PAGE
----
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Simulation of Grover's algorithm on parallel computers with shared memory and using the Olib library

Lukasz Swierczewski, Lomza, Poland

LVEE 2012

The study presents the aspect of the quantum simulation of the Groover’s algorithm using contemporary parallel processors with shared memory. Linux operating system, C programming language and Olib library, created by the author for wider set of numerical calculations, were used as a programming environment.

Introduction

Quantum algorithms are very difficult for simulation in contemporary computers because of their calculation complexity. Groover’s quantum algorithm implemented on contemporary computer is characterized by exponential complexity which is shown in the Fig. 1.


Fig. 1. Increase of processing time of sequential algorithm on the Intel Xeon E7-4860 processor during the simulation of the quantum computer with deferent size of quantum register.

During the analysis, the Olib library was used, which supports parallel computing. Its results in comparison with the Python programming language and NumPy module, which support only sequential operations, is shown in the Fig. 6.


Fig. 6. Comparison of Olib library performance with parallel processing and the NumPy (test for 14 qubits and processor Intel Core i7 920).

More on Olib

Olib (www.goldbach.pl/olib) is written primarily for Linux OS. In other systems (eg. Windows, BSD, Solaris) minor compatibility issues with the code may occur. Library implements efficient methods, which can be divided into following groups:

*Linear algebra
*Discrete Mathematics
*Cryptography
*Numerical methods
*Artificial intelligence

Olib was optimized for several computing architectures. In one program, the programmer can combine both functions using multi-core processors and those which support graphic accelerators. The project is rather new and may not have very large set of possibilities in comparison with some other software of this type, which was developed for many years. But in many cases very good results can be achieved with it — especially when a programmable graphic accelerator is available, or a multi-core processor, as in our case. Olib is licensed under GPL v.2 license or higher.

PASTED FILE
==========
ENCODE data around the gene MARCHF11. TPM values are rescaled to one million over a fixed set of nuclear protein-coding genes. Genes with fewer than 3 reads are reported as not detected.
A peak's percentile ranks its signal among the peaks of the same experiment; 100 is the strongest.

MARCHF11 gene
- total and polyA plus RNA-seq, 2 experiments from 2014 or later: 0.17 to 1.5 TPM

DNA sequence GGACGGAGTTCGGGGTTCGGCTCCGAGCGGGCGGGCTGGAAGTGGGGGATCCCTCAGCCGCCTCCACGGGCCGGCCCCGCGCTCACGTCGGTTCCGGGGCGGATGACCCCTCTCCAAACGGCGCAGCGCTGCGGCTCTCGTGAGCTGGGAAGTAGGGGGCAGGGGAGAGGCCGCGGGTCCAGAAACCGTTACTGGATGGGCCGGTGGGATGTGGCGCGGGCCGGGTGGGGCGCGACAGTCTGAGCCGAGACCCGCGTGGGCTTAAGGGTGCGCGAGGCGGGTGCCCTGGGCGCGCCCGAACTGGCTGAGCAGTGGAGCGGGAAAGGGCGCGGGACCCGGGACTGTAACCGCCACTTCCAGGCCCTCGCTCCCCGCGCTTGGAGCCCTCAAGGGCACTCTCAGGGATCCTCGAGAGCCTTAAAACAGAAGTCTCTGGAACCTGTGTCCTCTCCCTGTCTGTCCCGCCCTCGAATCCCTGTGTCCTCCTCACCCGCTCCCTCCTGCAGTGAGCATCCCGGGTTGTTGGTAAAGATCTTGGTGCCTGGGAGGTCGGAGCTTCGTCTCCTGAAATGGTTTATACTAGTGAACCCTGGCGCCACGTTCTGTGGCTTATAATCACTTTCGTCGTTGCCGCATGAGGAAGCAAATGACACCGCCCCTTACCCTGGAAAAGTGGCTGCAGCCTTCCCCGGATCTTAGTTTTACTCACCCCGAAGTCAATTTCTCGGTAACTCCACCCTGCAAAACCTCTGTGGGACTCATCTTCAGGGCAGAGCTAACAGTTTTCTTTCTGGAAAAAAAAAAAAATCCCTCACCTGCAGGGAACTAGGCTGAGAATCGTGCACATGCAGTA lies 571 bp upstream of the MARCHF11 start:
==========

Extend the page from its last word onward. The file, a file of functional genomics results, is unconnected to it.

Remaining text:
Implementation and result

Performance tests were carried out on four different equipment platforms based on Intel Core 2 Quad Q8200 processor, Intel Core i5-2400, Intel Core i7 920 processor and the system which consists of four Intel Xeon E7-4860 processors.


Fig. 2. Decrease of time of register simulation which consists of 13 qubits when different threads on the processor Intel Core i5-2400 and single channel memory and dual-channel memory DDR3 are used.

The Fig. 2. presents the results of the simulation of the quantum register which consists of 13 qubits and Intel Core i5-2400 processor. The minimum of 1,5 GB of free random access memory (RAM) is necessary to perform this kind of simulation. There were noticeable changes in performance when the single channel memory was used in comparison to the dual-channel DDR3 memory. Memory in the dual-channel mode reaches 21,2 GB/s maximum throughput thanks to the frequency of 1333 MHz. In the single channel mode you can reach only 10,6 GB/s. Difference in the transfer of the random-access memory has an important impact on the minimum time execution of the algorithm, which for the dual-channel memory is 5,107 seconds and for the single channel memory is 8,916 seconds.